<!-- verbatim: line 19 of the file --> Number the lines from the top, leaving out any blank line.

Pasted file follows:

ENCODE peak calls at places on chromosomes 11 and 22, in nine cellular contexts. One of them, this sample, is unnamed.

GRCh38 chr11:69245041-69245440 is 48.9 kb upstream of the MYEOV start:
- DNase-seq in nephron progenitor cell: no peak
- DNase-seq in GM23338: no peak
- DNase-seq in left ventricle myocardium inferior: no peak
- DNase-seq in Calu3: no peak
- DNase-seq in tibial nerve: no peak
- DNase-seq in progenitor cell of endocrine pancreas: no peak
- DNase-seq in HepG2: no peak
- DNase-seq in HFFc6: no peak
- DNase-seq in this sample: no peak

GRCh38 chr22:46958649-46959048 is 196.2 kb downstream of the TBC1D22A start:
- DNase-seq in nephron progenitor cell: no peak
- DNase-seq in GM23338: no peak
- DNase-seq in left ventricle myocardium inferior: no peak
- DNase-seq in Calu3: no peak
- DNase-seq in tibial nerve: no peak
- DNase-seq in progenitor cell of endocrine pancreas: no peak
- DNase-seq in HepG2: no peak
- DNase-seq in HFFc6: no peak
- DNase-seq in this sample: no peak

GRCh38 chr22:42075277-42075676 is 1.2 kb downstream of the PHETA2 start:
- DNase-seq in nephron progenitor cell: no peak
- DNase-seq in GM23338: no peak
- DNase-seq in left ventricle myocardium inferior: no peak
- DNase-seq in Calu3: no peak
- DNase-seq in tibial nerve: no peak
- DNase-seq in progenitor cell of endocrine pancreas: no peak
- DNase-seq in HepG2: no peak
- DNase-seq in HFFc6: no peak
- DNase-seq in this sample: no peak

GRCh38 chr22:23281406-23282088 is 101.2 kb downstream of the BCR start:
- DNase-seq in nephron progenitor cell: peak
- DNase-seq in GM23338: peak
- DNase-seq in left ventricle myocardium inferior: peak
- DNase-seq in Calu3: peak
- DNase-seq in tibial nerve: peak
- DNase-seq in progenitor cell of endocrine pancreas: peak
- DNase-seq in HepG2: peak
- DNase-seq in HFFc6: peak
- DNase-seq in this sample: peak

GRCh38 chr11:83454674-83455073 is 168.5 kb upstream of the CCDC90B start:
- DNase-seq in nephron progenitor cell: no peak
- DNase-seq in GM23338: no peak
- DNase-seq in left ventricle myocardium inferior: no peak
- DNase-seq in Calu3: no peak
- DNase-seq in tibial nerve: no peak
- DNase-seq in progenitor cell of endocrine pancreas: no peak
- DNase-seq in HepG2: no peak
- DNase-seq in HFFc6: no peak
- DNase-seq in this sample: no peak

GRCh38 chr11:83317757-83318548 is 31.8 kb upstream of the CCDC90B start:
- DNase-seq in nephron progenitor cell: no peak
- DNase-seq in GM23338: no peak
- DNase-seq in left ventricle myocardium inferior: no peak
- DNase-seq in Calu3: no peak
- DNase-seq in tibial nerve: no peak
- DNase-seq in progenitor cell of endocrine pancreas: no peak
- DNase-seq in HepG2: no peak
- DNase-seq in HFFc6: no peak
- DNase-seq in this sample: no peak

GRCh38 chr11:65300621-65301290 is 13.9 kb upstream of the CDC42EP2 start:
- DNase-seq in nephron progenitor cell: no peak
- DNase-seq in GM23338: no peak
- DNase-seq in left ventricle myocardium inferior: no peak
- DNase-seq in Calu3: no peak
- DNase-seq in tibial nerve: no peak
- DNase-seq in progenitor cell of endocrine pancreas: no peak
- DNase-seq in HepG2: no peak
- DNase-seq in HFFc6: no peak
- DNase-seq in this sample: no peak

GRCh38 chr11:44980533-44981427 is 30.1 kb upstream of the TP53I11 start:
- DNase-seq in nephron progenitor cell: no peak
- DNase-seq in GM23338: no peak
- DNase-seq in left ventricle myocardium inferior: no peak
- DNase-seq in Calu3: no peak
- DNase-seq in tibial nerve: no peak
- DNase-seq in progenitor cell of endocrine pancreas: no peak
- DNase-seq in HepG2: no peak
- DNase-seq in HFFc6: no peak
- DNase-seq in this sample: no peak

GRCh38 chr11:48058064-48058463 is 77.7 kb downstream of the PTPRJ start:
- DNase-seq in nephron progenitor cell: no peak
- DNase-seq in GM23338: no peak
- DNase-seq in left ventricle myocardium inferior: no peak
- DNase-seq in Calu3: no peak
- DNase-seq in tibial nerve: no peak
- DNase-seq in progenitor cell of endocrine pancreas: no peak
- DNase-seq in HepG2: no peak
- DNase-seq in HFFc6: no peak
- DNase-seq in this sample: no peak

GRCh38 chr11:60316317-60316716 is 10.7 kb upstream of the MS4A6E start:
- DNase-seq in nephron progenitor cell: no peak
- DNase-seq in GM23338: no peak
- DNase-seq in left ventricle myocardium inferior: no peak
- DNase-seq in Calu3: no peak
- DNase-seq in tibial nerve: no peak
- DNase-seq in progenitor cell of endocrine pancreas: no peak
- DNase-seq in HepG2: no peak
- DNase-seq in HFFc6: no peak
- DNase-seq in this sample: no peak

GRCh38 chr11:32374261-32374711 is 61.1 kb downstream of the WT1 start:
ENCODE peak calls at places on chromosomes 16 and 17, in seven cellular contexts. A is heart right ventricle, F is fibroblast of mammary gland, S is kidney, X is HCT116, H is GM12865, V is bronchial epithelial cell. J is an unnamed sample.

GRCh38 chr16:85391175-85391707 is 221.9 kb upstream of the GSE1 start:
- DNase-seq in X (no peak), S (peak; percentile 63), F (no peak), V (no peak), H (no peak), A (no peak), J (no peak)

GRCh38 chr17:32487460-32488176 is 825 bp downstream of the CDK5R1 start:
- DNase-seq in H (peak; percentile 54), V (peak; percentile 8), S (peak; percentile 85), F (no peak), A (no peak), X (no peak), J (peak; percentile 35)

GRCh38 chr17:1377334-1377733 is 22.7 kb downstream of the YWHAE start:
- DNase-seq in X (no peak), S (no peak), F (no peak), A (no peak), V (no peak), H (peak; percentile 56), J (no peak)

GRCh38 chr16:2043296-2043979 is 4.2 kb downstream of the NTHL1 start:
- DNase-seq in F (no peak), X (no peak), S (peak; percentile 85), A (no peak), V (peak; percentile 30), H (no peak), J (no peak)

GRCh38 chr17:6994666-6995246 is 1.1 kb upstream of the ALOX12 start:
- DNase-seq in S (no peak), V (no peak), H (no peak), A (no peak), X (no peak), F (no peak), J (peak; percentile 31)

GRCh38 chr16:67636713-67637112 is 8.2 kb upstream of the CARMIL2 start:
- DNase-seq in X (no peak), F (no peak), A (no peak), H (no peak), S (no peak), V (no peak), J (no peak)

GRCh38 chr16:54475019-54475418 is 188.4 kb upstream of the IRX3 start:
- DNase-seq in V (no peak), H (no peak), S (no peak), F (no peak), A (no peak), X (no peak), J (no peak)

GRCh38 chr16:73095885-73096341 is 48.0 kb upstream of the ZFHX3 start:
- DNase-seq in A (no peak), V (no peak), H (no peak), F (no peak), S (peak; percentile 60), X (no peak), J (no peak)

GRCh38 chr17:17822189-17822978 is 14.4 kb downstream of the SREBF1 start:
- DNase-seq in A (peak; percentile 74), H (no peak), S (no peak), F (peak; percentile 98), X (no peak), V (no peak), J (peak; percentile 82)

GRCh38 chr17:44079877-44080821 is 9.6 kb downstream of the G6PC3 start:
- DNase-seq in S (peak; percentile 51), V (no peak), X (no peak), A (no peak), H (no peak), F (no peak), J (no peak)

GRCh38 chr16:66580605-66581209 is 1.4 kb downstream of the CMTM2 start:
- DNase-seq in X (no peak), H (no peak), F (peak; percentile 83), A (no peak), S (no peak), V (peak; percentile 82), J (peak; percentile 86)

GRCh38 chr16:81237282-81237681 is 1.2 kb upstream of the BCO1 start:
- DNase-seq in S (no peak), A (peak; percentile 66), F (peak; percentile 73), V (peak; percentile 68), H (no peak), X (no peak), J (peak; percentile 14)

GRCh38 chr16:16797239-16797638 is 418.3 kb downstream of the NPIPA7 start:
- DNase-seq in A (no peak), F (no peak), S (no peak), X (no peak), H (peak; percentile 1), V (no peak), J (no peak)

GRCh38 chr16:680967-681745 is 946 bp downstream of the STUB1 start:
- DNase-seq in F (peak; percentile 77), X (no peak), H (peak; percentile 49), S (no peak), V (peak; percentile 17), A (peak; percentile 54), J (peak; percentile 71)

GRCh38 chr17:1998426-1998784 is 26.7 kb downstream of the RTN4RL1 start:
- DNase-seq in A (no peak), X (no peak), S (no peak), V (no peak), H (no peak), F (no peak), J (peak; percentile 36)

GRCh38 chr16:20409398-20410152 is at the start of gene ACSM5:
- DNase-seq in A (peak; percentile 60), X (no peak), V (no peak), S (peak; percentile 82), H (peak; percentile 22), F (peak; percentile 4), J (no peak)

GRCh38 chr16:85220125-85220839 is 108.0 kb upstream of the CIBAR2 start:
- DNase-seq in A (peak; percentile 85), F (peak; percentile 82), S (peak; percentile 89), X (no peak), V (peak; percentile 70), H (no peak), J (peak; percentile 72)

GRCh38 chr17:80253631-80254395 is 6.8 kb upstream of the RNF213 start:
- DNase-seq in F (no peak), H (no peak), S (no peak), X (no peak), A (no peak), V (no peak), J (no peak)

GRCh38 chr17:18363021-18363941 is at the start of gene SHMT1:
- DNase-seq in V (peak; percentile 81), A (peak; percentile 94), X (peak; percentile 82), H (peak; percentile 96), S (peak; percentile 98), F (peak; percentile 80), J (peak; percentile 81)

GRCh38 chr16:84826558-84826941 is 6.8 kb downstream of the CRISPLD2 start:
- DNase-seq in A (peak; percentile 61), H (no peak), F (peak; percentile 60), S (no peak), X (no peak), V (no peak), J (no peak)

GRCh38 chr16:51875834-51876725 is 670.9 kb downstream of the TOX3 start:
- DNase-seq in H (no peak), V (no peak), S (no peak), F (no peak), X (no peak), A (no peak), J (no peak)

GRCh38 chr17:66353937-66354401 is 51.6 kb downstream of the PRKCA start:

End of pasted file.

- DNase-seq in HepG2: no peak